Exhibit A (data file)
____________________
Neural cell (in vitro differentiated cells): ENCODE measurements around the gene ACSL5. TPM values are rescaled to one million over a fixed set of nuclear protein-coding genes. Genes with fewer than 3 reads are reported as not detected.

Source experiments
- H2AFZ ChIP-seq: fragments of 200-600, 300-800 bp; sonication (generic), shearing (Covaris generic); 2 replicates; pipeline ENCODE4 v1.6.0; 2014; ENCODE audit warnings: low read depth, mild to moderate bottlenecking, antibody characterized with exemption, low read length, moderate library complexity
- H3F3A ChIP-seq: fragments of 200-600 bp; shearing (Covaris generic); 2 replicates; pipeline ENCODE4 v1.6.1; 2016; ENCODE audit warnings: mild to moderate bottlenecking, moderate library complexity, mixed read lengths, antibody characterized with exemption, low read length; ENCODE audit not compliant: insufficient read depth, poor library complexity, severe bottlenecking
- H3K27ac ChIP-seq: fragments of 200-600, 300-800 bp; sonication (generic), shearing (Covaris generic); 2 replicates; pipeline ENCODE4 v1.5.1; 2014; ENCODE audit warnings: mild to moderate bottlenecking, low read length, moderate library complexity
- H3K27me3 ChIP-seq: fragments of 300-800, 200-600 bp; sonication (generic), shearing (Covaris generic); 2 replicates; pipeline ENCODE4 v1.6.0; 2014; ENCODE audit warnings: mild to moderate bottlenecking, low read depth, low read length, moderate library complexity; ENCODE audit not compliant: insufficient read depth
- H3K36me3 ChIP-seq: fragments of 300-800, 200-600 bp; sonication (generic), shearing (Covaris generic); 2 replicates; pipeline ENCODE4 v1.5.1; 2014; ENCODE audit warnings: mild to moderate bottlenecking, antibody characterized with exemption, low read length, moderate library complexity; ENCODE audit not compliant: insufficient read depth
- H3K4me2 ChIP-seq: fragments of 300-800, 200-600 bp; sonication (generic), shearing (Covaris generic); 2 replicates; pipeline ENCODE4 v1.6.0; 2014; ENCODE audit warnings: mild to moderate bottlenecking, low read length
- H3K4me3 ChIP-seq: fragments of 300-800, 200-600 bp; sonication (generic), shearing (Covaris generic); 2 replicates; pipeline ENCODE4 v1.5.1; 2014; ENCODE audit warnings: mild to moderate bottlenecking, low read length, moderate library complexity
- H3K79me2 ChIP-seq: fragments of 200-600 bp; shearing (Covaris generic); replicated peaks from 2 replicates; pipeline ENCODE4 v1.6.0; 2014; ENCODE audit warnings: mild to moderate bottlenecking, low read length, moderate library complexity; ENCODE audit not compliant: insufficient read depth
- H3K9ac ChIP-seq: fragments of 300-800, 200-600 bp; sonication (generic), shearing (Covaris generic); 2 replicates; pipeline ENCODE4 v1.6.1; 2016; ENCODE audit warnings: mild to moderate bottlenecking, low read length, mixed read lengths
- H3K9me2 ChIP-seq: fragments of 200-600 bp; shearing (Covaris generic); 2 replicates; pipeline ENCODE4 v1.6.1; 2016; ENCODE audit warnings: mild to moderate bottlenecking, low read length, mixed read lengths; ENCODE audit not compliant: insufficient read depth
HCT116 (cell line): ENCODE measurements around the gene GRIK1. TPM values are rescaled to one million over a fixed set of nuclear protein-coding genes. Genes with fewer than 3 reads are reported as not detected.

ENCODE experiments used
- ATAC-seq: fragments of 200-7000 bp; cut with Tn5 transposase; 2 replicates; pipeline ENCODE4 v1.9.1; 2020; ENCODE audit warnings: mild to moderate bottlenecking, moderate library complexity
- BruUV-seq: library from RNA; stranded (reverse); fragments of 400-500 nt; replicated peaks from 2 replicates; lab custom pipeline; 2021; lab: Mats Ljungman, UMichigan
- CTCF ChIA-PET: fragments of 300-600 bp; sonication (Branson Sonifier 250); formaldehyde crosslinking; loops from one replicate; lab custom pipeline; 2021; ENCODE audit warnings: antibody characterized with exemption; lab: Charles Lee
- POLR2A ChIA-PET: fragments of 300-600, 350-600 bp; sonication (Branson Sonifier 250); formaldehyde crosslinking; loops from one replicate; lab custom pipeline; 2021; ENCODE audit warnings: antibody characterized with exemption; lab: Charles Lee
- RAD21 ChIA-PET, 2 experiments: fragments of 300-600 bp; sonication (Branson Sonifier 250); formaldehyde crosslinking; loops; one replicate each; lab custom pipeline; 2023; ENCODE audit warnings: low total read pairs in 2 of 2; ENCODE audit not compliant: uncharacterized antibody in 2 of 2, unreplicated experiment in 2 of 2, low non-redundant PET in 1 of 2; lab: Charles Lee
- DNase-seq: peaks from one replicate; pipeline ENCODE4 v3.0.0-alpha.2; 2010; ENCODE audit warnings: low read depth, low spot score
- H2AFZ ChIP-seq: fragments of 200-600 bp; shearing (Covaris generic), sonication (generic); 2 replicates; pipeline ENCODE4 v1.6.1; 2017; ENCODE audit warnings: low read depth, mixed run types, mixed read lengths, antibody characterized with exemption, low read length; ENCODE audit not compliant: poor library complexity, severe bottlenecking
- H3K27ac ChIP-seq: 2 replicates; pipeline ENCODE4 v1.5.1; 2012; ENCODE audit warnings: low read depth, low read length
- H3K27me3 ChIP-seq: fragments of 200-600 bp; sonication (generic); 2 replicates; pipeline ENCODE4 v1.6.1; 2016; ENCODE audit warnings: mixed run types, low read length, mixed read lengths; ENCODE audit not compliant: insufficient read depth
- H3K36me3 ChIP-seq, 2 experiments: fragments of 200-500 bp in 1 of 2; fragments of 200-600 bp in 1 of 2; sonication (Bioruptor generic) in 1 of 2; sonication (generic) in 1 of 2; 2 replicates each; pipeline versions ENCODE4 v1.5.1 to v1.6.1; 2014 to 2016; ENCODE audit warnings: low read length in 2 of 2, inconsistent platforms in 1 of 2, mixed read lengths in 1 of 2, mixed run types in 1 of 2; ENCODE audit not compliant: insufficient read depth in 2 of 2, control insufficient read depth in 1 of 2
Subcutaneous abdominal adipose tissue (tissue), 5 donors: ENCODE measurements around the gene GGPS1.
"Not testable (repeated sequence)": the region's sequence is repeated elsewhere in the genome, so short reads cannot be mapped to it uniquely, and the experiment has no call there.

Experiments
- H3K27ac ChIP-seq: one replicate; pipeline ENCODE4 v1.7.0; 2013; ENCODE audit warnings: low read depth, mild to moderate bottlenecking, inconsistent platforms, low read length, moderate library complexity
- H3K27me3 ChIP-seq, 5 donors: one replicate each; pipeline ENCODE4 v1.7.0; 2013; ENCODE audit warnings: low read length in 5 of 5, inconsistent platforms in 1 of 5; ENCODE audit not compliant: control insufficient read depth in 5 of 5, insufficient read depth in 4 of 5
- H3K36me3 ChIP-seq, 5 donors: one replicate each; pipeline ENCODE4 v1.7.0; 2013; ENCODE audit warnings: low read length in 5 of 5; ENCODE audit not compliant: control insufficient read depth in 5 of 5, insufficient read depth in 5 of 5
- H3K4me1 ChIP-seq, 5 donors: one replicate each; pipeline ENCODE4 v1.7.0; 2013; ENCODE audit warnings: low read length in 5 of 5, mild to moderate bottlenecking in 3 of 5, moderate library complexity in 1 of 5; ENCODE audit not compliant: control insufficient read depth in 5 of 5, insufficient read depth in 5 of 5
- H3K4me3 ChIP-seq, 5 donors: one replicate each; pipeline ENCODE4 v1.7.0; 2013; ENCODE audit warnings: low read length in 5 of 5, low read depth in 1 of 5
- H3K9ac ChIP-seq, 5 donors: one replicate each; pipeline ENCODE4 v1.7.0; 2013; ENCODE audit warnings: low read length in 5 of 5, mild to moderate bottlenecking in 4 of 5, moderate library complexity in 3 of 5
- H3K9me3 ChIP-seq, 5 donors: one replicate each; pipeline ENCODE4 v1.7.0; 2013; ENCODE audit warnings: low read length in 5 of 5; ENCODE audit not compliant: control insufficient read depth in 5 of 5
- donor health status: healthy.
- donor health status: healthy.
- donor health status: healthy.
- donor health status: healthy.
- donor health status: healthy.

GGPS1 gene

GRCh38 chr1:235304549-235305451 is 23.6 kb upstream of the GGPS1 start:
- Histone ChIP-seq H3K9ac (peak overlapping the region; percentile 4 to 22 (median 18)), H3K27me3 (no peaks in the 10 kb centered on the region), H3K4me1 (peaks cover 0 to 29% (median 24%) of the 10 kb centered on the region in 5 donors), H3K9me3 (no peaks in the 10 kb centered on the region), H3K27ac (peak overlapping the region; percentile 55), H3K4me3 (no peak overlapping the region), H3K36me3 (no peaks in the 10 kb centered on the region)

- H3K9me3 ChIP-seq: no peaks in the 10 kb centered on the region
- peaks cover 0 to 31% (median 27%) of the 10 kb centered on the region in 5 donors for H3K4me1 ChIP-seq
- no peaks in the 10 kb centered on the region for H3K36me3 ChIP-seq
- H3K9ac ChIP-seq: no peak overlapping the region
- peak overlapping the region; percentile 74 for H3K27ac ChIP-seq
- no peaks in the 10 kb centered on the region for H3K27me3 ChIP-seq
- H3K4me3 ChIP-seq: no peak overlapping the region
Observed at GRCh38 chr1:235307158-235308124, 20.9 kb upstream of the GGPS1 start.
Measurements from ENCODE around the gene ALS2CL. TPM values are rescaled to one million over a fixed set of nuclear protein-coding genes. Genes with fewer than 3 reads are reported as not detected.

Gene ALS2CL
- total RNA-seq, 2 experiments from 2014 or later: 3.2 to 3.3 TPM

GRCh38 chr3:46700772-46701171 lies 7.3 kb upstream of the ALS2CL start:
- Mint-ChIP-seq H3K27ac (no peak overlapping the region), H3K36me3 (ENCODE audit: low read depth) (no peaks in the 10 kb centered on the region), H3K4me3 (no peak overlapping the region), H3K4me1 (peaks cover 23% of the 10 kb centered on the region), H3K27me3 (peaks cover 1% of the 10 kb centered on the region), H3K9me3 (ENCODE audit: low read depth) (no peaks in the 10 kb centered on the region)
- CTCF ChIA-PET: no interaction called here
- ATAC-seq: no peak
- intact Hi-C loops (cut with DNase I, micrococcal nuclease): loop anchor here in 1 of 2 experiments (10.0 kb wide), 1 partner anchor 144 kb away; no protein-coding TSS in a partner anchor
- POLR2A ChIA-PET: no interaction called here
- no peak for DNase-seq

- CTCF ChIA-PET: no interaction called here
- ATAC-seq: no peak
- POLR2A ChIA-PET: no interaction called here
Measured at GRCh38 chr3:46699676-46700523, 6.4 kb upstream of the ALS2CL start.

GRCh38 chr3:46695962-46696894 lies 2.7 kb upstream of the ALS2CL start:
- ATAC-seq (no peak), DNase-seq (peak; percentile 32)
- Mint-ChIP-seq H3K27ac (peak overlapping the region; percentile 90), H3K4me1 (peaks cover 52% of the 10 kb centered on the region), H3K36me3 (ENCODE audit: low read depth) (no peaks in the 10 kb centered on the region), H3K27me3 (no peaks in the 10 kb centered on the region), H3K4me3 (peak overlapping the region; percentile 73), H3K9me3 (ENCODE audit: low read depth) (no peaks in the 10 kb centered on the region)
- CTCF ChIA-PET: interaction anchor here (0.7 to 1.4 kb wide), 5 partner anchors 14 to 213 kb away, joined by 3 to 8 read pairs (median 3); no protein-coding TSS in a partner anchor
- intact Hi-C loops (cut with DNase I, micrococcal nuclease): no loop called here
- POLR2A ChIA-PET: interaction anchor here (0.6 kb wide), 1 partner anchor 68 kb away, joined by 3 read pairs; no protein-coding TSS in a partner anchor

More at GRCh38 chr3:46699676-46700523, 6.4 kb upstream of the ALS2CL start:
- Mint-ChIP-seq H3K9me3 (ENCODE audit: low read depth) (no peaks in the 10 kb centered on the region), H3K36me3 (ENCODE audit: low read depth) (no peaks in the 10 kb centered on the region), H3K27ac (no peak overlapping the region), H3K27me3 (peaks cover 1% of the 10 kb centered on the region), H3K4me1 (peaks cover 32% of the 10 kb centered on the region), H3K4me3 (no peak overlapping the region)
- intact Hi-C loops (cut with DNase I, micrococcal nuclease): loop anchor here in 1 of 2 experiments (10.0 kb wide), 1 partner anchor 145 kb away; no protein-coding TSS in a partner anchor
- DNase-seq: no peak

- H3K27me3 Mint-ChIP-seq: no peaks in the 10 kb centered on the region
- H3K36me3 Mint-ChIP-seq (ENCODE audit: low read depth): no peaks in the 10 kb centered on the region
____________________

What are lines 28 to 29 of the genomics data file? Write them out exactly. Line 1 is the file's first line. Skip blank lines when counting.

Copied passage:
- H3K27ac ChIP-seq: one replicate; pipeline ENCODE4 v1.7.0; 2013; ENCODE audit warnings: low read depth, mild to moderate bottlenecking, inconsistent platforms, low read length, moderate library complexity
- H3K27me3 ChIP-seq, 5 donors: one replicate each; pipeline ENCODE4 v1.7.0; 2013; ENCODE audit warnings: low read length in 5 of 5, inconsistent platforms in 1 of 5; ENCODE audit not compliant: control insufficient read depth in 5 of 5, insufficient read depth in 4 of 5